I am temperamentally suspicious of extreme positions in religion, politics, culture and people. These are commonly described in terms of binary sectarianism: liberal/conservative, progressive/reactionary, utopian/revolutionary. I find these tags intellectually lazy and adolescent. My psychological anxieties about such divisions are that (a) they are too crude to be useful in thinking deeply about ideas. By generalizing, they inevitably degrade the vital nucleus of an idea and (b) nuance, paradox, intellectual humility and the slipperiness of human thought become vices rather than virtues of intelligence. By making an aristocracy of the final word, the possibility that there may be something more to say about a matter or fresh ways of speaking about it are closed off.
It follows that the idea of mature, respectful “dialogue” with contrary perspectives becomes a sign of weakness. The possibility that other views may shed light on a given view is held as anathema. Such sectarianism must turn the person who holds a contrary view into an enemy. They are to be defeated either by battering them into submission with an argument or by battering them physically, verbally or emotionally until they no longer exist. The umbrella term for these attitudes and strategies is fundamentalism.
I am looking for something more balanced, especially in a world where there exist competing and opposing views. A balanced economy. A balanced body politic. A balanced Church. A balanced person. More balance in my life, my ideas and in myself. I believe that because balance is attractive and difficult to achieve that it has an inherent value. But, has it? For example, what makes me think that the “balanced argument” or the “balanced presentation” of a particular argument is of more value than the polemic or the rant? Could, in fact, the polemic or the rant be nearer to the truth of the matter than the meticulous weighing of ideas and expressions on some finely tuned scales? And, how does one determine what is the balance, what is the extreme? I clearly have some idea in my mind of what are excessive positions, but based on what? Maybe I should be more suspicious of balance?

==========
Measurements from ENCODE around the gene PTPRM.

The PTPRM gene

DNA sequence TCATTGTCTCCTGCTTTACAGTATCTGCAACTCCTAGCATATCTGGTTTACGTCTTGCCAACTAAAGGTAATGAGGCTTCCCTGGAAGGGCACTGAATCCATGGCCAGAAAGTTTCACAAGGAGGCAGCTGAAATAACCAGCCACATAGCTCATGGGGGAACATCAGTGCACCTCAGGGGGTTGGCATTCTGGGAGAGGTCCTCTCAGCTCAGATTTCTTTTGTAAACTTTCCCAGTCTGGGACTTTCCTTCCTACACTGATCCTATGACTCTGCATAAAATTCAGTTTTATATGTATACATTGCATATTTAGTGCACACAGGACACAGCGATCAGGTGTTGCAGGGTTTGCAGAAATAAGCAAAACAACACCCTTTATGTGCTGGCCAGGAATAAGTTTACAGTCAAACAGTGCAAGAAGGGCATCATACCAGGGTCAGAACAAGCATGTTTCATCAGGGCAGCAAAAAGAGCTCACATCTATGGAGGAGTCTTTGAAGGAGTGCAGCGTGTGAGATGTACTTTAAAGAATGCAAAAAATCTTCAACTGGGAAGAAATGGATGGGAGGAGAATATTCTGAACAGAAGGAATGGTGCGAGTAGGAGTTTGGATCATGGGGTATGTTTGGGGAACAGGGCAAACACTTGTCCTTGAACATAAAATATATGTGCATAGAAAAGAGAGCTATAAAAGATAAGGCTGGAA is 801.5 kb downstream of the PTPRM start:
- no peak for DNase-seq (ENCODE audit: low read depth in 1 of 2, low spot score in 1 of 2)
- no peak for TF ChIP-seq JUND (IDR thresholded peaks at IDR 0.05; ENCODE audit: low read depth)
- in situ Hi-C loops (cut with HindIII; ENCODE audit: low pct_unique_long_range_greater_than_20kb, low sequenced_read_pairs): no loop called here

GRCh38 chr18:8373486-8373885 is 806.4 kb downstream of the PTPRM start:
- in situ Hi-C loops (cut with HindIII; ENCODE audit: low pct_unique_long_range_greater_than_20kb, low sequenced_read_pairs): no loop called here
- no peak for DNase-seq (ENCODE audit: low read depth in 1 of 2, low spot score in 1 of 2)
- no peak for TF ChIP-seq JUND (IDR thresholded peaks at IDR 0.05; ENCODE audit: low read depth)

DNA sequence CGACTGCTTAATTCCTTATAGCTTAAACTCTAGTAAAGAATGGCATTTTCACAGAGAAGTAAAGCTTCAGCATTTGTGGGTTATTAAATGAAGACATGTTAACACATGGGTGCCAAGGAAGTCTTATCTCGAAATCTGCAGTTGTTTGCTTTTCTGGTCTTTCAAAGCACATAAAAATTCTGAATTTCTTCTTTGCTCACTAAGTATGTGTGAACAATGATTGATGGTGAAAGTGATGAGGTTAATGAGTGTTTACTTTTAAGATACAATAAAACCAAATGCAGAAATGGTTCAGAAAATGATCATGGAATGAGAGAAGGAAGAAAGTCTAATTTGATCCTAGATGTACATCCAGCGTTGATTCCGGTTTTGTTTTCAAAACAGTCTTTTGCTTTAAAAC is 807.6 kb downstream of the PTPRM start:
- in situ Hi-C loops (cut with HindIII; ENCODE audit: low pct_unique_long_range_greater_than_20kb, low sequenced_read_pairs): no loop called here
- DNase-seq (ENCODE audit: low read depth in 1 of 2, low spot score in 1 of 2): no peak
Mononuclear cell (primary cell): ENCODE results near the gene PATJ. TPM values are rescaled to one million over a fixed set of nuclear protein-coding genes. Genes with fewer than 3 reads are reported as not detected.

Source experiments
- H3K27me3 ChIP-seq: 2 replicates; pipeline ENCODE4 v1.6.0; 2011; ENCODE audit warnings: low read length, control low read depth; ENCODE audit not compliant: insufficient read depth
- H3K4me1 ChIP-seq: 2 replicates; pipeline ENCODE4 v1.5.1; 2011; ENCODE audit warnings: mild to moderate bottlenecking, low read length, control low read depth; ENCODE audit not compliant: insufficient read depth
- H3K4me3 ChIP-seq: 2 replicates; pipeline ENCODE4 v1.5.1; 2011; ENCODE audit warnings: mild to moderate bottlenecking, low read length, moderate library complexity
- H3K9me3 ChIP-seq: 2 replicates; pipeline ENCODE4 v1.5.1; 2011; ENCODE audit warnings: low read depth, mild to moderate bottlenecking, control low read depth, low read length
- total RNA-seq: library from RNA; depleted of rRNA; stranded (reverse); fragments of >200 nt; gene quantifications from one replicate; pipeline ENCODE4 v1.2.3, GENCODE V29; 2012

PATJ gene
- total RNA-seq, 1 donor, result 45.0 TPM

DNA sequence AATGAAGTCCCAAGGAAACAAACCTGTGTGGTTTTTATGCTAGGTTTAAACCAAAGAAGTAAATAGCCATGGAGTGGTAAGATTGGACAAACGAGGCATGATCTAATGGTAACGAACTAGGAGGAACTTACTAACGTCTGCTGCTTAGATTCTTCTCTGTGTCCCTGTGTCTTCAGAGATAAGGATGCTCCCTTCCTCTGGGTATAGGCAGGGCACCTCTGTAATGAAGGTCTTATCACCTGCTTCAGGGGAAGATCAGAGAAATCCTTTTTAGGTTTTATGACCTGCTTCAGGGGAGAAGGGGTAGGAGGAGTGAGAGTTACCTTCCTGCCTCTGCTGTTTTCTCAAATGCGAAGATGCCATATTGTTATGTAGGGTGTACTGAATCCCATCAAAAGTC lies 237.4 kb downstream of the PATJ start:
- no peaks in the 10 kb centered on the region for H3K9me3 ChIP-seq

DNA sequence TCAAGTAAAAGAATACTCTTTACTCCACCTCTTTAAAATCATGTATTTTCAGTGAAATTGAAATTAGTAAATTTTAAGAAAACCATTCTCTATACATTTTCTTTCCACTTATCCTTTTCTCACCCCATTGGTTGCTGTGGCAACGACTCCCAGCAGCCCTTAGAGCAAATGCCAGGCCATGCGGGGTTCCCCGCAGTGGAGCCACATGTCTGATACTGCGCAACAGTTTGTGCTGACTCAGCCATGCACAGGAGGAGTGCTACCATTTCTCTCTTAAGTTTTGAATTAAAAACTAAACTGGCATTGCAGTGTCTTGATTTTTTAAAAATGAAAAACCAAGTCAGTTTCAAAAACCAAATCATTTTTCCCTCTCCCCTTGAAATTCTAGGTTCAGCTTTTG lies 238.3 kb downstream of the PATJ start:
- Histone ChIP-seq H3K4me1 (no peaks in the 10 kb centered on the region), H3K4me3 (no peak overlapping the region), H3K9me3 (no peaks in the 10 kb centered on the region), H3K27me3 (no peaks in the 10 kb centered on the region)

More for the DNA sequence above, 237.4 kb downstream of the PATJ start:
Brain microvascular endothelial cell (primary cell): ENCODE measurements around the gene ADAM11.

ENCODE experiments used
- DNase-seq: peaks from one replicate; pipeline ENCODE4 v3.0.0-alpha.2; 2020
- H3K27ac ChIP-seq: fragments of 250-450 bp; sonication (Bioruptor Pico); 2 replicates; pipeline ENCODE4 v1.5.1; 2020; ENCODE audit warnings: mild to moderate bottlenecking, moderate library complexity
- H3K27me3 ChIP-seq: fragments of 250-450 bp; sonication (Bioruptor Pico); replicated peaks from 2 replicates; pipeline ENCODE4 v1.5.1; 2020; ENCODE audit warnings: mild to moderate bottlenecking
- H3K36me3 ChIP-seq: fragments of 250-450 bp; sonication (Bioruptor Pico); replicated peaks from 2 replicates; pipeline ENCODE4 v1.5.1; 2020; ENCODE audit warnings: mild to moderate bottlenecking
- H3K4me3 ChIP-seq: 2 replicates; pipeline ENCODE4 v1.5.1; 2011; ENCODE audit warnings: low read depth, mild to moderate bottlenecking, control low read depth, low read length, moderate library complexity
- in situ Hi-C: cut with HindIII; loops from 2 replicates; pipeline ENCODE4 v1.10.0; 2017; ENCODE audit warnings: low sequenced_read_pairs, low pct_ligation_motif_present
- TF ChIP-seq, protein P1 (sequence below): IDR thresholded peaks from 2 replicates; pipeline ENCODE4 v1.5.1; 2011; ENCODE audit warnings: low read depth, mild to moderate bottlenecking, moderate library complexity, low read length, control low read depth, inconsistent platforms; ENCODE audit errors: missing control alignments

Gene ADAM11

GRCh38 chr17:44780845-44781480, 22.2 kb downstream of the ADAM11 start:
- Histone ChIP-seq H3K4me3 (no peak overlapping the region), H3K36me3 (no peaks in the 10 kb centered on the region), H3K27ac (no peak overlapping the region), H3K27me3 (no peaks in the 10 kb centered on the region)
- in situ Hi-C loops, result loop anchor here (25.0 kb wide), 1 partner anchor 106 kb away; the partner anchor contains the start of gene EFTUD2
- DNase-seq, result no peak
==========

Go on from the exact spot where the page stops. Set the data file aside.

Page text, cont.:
I’ve been thinking about these mental balancing acts because I’ve been reading Adam Phillip’s infuriating and fascinating (you see, I’m trying to strike a balance and ending up with a critical imbalance!) meditation, On Balance. He writes:
When the dramatist Mark Ravenhill writes that “Art that isn’t driven by this basic impulse to create an unbalanced view of the world is probably bad or weak,” we are not shocked by this, partly because after Romanticism we take it for granted that this is the province of art; elsewhere it is balance that is required. Art, ideally, is where the unbalanced views should be kept, as far away from religion and politics as possible. If we want art to be an isolation ward it is because we know just how contagious these so-called unbalanced views of the world can be (fascism, racism and sexism in modern liberal societies are unbalanced views, but liberal democratic values are not).
I’m not sure this view bears close examination. I’m not aware that, for example, in the contemporary art world “unbalanced views” are proliferating and that dangerous germ cultures like fascism, racism or sexism are being grown. The really “unbalanced” views (and they are, at present, minority views) in this environment are that beauty, harmony and truth are more than bourgeois, cultural constructs. Yet, there may exist some art forms, such as in the theatre, and entertainment forms, such as comedy, where playwrights or comedians dare to tip the balance or knock it over.